(Amit Chakrabarti reports from Atlanta on FOCS 2009)

The FOCS 2009 programme proper begins tomorrow. Today, at Georgia Tech, we listened to four hour-long talks by distinguished researchers, celebrating the 50th anniversary of FOCS and the 20th of the university’s ACO program.

  1. We heard Dick Karp talk about what makes an algorithm “great”. The talk surveyed many of the significant milestones in our ongoing journey of discovery. In passing, he mentioned a number of (mostly recently-developed) subareas he didn’t get to dwell upon, one of which was “streaming algorithms”.
  2. Mihalis Yannakakis spoke about the computational aspects of finding equilibria, and the related issues of local search algorithms and convergence. The SQUARE-ROOT-SUM problem made an appearance, as did a joke about the throwing-overboard of Hippasus.
  3. Noga Alon talked about isoperimetric inequalities and their applications in algorithms (focussing on the DISJOINT-PATHS problem) and combinatorics (focussing on finding economical toric spines). Noga recalled publishing his first FOCS paper exactly 25 years ago, and thanked 21 of the 25 PCs since then for treating well his many submissions. He consulted his notes to list the four exceptions. This was easily the most technical of today’s talks. Noga even apologized for this mid-talk, to my surprise (doesn’t this community enjoy the technical details?).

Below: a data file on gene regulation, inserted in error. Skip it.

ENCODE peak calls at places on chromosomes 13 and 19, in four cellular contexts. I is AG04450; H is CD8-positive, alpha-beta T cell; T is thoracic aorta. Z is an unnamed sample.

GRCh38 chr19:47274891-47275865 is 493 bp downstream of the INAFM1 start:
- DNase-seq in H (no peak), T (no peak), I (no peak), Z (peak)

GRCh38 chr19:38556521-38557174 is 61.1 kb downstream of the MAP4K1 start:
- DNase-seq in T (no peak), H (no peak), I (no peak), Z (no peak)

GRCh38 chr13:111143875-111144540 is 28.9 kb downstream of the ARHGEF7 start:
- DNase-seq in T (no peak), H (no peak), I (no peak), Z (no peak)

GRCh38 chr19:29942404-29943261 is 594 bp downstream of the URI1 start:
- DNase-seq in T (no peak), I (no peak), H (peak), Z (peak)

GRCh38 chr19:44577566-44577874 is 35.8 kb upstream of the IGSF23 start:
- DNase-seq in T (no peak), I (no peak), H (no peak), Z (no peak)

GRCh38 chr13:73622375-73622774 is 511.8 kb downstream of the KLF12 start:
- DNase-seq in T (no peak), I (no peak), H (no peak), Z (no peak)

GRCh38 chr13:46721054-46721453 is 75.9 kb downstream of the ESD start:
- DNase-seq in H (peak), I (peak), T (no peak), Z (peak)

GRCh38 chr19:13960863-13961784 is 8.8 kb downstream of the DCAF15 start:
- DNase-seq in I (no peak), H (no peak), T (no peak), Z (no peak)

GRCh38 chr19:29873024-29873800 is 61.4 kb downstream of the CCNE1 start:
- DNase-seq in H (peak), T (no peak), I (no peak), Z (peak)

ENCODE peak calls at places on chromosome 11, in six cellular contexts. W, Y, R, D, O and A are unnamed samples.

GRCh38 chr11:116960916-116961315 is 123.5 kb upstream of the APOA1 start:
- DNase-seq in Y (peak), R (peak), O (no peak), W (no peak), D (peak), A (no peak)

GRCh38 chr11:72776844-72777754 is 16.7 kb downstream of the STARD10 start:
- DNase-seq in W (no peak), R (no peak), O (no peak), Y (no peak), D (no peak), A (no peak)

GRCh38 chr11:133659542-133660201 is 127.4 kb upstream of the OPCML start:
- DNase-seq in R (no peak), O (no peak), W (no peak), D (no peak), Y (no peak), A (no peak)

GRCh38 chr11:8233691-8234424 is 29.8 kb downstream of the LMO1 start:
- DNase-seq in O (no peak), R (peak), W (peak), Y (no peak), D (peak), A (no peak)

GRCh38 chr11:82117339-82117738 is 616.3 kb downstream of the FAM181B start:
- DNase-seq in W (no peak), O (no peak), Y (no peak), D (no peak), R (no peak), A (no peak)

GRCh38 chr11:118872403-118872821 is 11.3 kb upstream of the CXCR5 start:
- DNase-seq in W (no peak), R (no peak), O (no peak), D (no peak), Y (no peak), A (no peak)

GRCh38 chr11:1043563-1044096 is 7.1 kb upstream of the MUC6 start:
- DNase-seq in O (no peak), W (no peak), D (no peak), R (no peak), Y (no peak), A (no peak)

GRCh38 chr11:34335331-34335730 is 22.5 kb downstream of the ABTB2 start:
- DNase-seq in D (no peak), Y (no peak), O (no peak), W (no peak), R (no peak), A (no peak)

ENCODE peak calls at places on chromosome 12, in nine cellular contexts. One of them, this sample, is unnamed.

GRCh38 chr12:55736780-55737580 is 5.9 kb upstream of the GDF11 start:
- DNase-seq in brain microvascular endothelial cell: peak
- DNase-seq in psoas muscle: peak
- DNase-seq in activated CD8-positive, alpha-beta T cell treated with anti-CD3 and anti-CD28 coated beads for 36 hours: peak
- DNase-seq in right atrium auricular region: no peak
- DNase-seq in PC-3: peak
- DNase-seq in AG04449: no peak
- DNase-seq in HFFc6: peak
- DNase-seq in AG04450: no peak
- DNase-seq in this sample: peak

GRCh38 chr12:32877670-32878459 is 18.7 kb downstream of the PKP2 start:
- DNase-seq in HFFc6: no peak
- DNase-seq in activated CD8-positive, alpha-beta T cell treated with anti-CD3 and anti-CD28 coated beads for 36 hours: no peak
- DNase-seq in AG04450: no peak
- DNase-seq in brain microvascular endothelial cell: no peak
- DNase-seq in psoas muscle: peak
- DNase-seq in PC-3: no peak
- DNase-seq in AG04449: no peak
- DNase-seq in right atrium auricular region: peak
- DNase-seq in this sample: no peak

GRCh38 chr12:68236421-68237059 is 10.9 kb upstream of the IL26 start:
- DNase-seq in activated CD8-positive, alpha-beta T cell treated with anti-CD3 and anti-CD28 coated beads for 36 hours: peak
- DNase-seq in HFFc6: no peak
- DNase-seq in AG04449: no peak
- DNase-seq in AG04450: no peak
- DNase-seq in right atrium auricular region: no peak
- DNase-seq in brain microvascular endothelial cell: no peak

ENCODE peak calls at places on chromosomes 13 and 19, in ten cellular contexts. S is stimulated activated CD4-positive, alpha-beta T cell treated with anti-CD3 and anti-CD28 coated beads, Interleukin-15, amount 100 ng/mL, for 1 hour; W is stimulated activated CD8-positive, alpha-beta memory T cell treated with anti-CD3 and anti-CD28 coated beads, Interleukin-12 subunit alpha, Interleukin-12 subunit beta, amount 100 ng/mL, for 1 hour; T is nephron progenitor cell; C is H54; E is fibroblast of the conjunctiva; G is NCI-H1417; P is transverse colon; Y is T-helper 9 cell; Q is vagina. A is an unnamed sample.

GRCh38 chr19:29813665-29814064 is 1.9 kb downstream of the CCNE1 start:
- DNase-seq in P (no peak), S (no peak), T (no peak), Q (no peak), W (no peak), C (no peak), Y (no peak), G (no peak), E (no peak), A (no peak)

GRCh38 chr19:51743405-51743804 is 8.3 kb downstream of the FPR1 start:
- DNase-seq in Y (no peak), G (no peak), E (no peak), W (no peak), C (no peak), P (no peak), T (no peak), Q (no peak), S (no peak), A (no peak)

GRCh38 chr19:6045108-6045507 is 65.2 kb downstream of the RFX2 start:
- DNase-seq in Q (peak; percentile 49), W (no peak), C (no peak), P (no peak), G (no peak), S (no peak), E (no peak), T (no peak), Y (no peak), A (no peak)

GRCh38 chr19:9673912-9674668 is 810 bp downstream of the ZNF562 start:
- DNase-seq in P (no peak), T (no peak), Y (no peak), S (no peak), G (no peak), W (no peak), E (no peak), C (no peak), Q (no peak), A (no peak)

4. Rounding out the day was a talk by Manuel Blum who hardly talked TCS (as we know it) at all, focussing instead of the deeply philosophical matter of the definition of consciousness. He did not provide an attempt at a crisp answer, but instead gave five vignettes, one of which introduced us to Global Workspace Theory. This talk was unlike any we are used to hearing from a computer scientist. Though it did not suggest any research directions to me, it had the stimulating effect of a good Borges short.

Over dinner, I couldn’t help but comment to my companions on what I wished I’d heard today: What were the controversies in the field 20, 30, 40 years ago? I’m sure the more senior among us could regale us with tales that make the Conceptual Wars of today seem tame!